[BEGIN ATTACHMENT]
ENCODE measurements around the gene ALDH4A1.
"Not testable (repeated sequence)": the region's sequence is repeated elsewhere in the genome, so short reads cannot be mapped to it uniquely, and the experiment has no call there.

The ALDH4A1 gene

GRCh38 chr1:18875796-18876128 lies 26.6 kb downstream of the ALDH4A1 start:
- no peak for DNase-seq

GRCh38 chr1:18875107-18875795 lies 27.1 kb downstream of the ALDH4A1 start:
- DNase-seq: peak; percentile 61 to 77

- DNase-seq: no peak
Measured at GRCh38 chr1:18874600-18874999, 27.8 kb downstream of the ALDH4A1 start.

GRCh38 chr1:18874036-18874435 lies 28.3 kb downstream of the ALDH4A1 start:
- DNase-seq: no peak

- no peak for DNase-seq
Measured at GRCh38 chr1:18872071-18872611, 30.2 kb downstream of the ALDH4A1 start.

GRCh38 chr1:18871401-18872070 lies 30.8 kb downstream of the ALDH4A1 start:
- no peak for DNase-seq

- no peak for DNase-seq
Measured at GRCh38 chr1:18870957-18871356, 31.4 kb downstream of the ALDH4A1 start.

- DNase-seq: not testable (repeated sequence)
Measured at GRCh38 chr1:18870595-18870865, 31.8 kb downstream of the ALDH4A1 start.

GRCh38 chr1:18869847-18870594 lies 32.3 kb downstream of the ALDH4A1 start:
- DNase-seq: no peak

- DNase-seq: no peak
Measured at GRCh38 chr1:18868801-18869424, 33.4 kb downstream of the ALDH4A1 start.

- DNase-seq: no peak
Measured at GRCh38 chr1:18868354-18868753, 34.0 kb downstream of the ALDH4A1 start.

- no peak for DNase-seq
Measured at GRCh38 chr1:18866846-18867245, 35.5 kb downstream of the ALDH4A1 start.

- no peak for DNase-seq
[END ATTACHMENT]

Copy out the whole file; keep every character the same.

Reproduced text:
ENCODE measurements around the gene ALDH4A1.
"Not testable (repeated sequence)": the region's sequence is repeated elsewhere in the genome, so short reads cannot be mapped to it uniquely, and the experiment has no call there.

The ALDH4A1 gene

GRCh38 chr1:18875796-18876128 lies 26.6 kb downstream of the ALDH4A1 start:
- no peak for DNase-seq

GRCh38 chr1:18875107-18875795 lies 27.1 kb downstream of the ALDH4A1 start:
- DNase-seq: peak; percentile 61 to 77

- DNase-seq: no peak
Measured at GRCh38 chr1:18874600-18874999, 27.8 kb downstream of the ALDH4A1 start.

GRCh38 chr1:18874036-18874435 lies 28.3 kb downstream of the ALDH4A1 start:
- DNase-seq: no peak

- no peak for DNase-seq
Measured at GRCh38 chr1:18872071-18872611, 30.2 kb downstream of the ALDH4A1 start.

GRCh38 chr1:18871401-18872070 lies 30.8 kb downstream of the ALDH4A1 start:
- no peak for DNase-seq

- no peak for DNase-seq
Measured at GRCh38 chr1:18870957-18871356, 31.4 kb downstream of the ALDH4A1 start.

- DNase-seq: not testable (repeated sequence)
Measured at GRCh38 chr1:18870595-18870865, 31.8 kb downstream of the ALDH4A1 start.

GRCh38 chr1:18869847-18870594 lies 32.3 kb downstream of the ALDH4A1 start:
- DNase-seq: no peak

- DNase-seq: no peak
Measured at GRCh38 chr1:18868801-18869424, 33.4 kb downstream of the ALDH4A1 start.

- DNase-seq: no peak
Measured at GRCh38 chr1:18868354-18868753, 34.0 kb downstream of the ALDH4A1 start.

- no peak for DNase-seq
Measured at GRCh38 chr1:18866846-18867245, 35.5 kb downstream of the ALDH4A1 start.

- no peak for DNase-seq